A Prosecution History Without Express Disclaimers Still Informs Claim Construction


Shire Development, LLC v. Watson Pharmaceuticals, Inc.

Addressing the impact of statements made during prosecution on claim construction, the U.S. Court of Appeals for the Federal Circuit vacated and remanded a lower court’s ruling of infringement, finding that the lower court construed relevant terms too broadly in view of the statements made during prosecution.  Shire Development, LLC v. Watson Pharmaceuticals, Inc., Case No. 13-1409 (Fed. Cir., Mar. 28, 2014) (Hughes, J.).

Shire owns a patent directed to a controlled-release oral pharmaceutical composition for treating inflammatory bowel disease.  The patent requires the claimed composition to have an inner lipophilic matrix consisting of substances and an outer hydrophilic matrix consisting of compounds.  After Watson filed an Abbreviated New Drug Application (ANDA) to obtain approval to sell a generic form of the drug, Shire sued for infringement.

The district court found infringement based on its construction of disputed terms “inner lipophilic matrix” and “outer hydrophilic matrix.”  The court construed the former to mean a matrix including at least one lipophilic excipient and the latter to mean a matrix of at least one hydrophilic excipient located outside the inner lipophilic matrix.  The district court construed the claim to not require the inner lipophilic matrix to be separate from the outer hydrophilic matrix, reasoning that even though applicants had described their matrices as “separate” to distinguish over the prior art references, those statements did not raise to the level of clear and unambiguous disavowals.  Watson appealed.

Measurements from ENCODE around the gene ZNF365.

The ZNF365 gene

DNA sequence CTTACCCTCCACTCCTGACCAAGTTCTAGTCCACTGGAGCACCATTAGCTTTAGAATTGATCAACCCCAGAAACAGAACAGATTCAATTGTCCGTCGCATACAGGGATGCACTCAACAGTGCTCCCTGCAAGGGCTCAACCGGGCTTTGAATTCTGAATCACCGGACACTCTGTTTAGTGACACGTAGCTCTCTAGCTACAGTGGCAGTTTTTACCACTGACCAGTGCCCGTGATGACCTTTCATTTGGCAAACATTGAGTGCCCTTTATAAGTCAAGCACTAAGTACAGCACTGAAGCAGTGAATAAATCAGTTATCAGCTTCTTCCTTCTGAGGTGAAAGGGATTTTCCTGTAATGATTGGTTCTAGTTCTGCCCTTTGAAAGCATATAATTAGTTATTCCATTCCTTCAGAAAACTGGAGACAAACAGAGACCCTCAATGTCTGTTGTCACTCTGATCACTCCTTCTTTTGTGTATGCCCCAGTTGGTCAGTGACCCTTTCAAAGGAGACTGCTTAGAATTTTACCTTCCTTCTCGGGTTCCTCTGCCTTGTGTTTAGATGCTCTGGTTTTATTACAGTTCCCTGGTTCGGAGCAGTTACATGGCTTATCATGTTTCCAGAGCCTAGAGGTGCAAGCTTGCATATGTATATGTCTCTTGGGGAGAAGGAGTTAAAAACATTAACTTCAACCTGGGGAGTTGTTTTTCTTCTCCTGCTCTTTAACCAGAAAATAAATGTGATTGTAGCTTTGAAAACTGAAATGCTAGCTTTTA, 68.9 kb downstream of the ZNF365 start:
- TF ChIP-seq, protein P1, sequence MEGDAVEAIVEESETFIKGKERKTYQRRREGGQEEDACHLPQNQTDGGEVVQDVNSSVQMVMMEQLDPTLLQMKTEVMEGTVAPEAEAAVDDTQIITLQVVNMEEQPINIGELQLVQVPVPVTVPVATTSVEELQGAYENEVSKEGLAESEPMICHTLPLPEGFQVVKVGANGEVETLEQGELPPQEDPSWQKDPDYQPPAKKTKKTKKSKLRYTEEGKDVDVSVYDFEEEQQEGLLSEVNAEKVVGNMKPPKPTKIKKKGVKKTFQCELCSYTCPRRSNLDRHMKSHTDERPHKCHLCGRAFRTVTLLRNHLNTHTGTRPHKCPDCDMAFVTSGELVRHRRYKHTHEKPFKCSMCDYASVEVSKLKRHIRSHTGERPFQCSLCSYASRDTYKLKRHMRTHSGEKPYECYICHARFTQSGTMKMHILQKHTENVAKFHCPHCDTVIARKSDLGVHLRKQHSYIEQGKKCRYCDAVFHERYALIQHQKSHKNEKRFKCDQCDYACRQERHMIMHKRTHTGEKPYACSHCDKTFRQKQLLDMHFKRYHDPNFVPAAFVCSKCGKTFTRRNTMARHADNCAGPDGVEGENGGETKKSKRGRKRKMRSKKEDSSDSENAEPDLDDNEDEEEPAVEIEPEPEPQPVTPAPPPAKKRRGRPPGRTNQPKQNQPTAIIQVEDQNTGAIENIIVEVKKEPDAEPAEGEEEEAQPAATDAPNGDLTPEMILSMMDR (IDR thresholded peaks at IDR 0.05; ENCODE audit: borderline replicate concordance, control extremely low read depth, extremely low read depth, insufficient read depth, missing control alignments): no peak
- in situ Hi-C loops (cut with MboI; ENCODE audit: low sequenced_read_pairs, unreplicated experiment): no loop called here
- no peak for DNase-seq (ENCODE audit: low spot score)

The Federal Circuit disagreed with the district court’s construction of inner lipophilic matrix and outer hydrophilic matrix and determined that the matrix—not just an excipient within the matrix—must exhibit the lipophilic or hydrophilic characteristic and that the inner lipophilic matrix and outer hydrophilic matrix should be construed as separate from one another, based on the prosecution history.

Although the Federal Circuit agreed with the district court that the applicants’ statements did not rise to the level of unmistakable disavowal, it nevertheless found that Shire’s statements did inform the claim construction and that the statements made to the Patent and Trademark Office (PTO) “stays true to the claim language and most naturally aligns with the patent’s description of the invention.”  The Court reasoned that the applicants’ statements together with the structure of the claim compel a claim construction which logically requires that the inner lipophilic matrix be separate from the outer hydrophilic matrix.



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